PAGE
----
away some fertility for later will affect women's life choices. Yet a
of nearly 200 women who had frozen their eggs between 2005 and 2011 at
New York University Langone Medical Center that was published in Fertility & Sterility
found that 59 percent of egg freezing patients viewed egg freezing as a
backup plan in case natural pregnancy became impossible, 38 percent
regarded it as a backup plan and a way to defer conventional
reproduction, and only 3 percent thought about it mainly as a way to put
off having children.
After going through a breakup with her
boyfriend of two years just before her 40th birthday, Mimi Clarke, a
horticulturalist from San Francisco, froze 16 eggs at the Pacific
Fertility Center in San Francisco in 2011. But she waited only a year
before deciding to use them. "I tried meeting someone else through
online dating or hoping I would meet someone walking the dog or at a
party, but when that didn't happen, I realized I didn't want to wait any
longer to be a mom," she says. "I decided I would do it on my own."
also wanted to take advantage of her remaining fertility and underwent
three rounds of intrauterine insemination in which doctors injected
donor sperm directly into her uterus during ovulation. When those
failed, she decided to thaw her eggs. Doctors implanted one resulting
embryo and froze the other. Clarke is scheduled to deliver a baby girl
Dr. Butts hopes this latest round of warnings
against so-called "social" egg freezing will encourage ob-gyns to
initiate discussions with patients about their family plans from a young
age and talk about alternatives to egg freezing, such as the more
reliable method of freezing embryos with donor sperm, or simply trying
to get pregnant at a younger age without a partner.
meantime, counselors like Izetta Siegal Stern, who organizes support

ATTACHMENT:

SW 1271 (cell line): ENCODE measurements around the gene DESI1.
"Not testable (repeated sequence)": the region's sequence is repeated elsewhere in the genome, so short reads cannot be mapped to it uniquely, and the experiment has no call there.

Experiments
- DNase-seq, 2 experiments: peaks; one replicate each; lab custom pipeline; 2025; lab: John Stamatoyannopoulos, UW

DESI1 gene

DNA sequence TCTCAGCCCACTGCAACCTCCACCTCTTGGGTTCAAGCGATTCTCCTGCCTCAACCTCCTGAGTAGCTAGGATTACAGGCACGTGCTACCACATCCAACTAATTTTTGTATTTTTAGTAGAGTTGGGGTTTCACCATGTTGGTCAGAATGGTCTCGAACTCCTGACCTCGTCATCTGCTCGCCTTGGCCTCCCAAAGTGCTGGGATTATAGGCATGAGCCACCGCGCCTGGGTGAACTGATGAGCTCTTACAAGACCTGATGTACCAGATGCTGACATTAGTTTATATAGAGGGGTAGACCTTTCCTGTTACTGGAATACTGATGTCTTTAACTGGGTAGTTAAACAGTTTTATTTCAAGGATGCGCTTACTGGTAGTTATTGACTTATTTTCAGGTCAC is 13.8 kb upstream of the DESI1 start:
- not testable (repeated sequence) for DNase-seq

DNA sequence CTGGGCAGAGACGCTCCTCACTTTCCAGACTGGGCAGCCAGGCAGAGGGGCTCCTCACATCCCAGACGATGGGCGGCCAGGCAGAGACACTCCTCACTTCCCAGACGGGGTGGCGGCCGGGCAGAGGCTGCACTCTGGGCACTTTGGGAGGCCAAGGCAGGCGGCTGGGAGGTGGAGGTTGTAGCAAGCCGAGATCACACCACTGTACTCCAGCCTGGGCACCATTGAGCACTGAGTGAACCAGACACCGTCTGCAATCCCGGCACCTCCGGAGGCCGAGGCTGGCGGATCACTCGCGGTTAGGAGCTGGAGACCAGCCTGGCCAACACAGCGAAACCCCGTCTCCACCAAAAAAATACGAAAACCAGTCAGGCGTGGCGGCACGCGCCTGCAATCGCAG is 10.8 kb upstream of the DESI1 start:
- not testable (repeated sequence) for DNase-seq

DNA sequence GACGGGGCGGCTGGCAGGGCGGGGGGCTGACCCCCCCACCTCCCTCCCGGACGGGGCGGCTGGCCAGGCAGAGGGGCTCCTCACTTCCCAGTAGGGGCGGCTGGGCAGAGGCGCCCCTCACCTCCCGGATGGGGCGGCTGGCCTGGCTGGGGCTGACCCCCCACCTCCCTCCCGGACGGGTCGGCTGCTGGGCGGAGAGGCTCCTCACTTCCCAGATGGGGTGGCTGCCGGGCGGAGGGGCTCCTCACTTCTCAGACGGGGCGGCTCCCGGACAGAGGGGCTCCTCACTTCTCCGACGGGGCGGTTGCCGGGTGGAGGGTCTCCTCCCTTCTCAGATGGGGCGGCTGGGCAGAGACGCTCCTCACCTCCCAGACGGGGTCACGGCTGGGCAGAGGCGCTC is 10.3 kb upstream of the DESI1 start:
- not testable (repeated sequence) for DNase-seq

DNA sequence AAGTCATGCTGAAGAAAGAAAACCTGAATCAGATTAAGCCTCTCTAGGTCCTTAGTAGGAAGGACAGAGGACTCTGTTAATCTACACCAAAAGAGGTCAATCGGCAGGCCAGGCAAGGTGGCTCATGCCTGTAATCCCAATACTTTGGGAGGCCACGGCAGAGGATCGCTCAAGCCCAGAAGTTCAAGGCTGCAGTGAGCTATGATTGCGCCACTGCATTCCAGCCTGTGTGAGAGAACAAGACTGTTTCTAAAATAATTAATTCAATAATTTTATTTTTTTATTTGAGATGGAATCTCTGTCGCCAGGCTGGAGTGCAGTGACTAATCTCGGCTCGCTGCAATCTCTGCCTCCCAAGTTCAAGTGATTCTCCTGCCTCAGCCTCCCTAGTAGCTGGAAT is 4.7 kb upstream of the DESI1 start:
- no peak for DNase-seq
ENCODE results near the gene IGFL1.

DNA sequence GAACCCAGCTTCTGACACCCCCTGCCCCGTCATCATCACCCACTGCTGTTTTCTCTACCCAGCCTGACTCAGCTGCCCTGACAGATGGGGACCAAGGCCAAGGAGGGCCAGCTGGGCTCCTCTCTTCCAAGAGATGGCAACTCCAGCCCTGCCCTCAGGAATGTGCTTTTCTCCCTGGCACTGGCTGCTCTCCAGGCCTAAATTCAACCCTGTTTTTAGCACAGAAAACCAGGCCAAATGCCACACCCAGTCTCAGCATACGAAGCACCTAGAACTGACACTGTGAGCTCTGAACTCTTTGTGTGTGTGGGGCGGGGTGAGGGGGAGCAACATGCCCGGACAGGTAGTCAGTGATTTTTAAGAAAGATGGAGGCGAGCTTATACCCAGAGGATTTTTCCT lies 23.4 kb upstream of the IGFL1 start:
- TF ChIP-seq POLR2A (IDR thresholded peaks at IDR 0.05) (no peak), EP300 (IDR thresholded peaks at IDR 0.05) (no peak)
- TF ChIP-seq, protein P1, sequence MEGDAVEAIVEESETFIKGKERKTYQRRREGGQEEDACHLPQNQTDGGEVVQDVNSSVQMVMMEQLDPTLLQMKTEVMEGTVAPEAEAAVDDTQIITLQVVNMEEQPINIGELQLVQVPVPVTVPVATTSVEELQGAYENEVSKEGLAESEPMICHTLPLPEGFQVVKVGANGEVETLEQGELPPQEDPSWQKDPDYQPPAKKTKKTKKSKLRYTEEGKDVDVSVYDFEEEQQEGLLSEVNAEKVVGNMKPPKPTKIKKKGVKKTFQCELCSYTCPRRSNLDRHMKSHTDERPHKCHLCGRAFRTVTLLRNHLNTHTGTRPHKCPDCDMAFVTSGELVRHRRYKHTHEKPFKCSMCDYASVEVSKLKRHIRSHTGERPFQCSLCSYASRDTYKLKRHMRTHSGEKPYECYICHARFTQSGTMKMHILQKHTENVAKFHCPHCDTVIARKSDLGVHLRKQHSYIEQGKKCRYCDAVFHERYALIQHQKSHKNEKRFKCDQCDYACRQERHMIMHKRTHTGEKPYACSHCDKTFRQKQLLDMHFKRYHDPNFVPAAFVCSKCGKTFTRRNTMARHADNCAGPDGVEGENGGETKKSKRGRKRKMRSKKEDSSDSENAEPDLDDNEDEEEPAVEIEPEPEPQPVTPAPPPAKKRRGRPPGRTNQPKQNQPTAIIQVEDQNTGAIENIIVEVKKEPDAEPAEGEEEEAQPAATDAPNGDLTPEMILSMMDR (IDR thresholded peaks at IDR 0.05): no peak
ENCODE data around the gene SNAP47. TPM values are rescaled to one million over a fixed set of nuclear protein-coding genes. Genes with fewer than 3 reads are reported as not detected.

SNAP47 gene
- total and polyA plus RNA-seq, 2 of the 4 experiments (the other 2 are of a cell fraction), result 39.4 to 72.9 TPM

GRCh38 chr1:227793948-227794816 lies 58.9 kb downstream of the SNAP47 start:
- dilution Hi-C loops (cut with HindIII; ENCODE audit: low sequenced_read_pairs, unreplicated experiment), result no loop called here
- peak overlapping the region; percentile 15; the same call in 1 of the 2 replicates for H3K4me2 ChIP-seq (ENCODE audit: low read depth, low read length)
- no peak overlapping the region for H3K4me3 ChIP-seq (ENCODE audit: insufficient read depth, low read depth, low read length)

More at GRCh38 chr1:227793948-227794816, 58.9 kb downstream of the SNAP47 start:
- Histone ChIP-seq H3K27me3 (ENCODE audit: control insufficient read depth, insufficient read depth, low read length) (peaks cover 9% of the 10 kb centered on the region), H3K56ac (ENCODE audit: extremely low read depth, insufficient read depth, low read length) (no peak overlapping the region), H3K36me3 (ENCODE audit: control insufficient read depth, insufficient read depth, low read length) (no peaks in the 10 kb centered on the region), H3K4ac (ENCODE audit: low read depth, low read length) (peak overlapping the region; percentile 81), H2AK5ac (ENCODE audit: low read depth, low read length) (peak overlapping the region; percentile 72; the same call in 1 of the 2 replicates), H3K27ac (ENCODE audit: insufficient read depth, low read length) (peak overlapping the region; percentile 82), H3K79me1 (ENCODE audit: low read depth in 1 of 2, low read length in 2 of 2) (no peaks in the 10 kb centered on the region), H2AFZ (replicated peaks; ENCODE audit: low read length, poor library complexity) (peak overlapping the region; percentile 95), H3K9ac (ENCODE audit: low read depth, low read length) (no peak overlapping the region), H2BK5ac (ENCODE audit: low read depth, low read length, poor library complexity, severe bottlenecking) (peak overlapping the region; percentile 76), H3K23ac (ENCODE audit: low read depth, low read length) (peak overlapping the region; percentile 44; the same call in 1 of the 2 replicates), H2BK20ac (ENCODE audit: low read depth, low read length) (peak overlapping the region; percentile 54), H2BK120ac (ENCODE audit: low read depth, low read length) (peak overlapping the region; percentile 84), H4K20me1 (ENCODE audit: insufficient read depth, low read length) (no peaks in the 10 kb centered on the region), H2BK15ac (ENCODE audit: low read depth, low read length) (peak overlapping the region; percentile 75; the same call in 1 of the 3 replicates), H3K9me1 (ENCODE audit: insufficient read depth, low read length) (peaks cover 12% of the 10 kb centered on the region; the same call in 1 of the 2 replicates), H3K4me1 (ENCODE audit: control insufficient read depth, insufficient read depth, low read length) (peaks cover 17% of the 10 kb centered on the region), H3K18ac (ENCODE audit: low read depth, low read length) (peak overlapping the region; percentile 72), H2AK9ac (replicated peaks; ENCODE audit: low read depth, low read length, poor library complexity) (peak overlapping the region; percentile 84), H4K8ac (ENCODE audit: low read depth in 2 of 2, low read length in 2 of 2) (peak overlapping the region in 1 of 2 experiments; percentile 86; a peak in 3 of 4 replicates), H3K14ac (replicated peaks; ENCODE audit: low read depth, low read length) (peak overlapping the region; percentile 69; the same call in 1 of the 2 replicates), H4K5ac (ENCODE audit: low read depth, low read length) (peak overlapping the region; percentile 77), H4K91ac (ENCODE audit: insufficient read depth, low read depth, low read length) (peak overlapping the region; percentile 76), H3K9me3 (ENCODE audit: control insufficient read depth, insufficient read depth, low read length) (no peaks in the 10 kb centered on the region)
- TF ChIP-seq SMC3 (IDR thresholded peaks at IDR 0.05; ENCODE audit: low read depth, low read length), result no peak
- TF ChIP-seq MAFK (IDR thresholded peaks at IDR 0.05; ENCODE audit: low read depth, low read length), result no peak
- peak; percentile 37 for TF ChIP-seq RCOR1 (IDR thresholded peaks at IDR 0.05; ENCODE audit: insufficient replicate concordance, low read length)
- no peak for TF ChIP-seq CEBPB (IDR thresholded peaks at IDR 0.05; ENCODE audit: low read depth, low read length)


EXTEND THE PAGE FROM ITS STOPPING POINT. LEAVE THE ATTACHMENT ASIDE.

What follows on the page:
groups sponsored by the American Fertility Association for women
considering egg freezing, urges ob-gyns to include egg freezing in those
discussions, so women can make their own informed decisions. "I
understand that these professional associations would like to see more
research data on all aspects of elective egg freezing, but this will
take years, and those maybe will be lost years for women who could
benefit from egg freezing now," she says.
Wickliffe hopes she
won't need to use her eggs. Since she froze her eggs, she's in another
serious relationship and would like to start her family by her mid-30s.
"The doctors told me it wasn't a sure thing," she says. "I don't want to
take the risk that it might not work."
Saturday, January 20 2018 6:08 PM EST2018-01-20 23:08:09 GMT
Republicans and Democrats appear to be no closer to ending a government shutdown, and the White House is indicating it's waiting for Democrats to drop their demand that a funding bill include protections for...More
Republicans and Democrats appear to be no closer to ending a government shutdown, and the White House is indicating it's waiting for Democrats to drop their demand that a funding bill include protections for "Dreamers.".More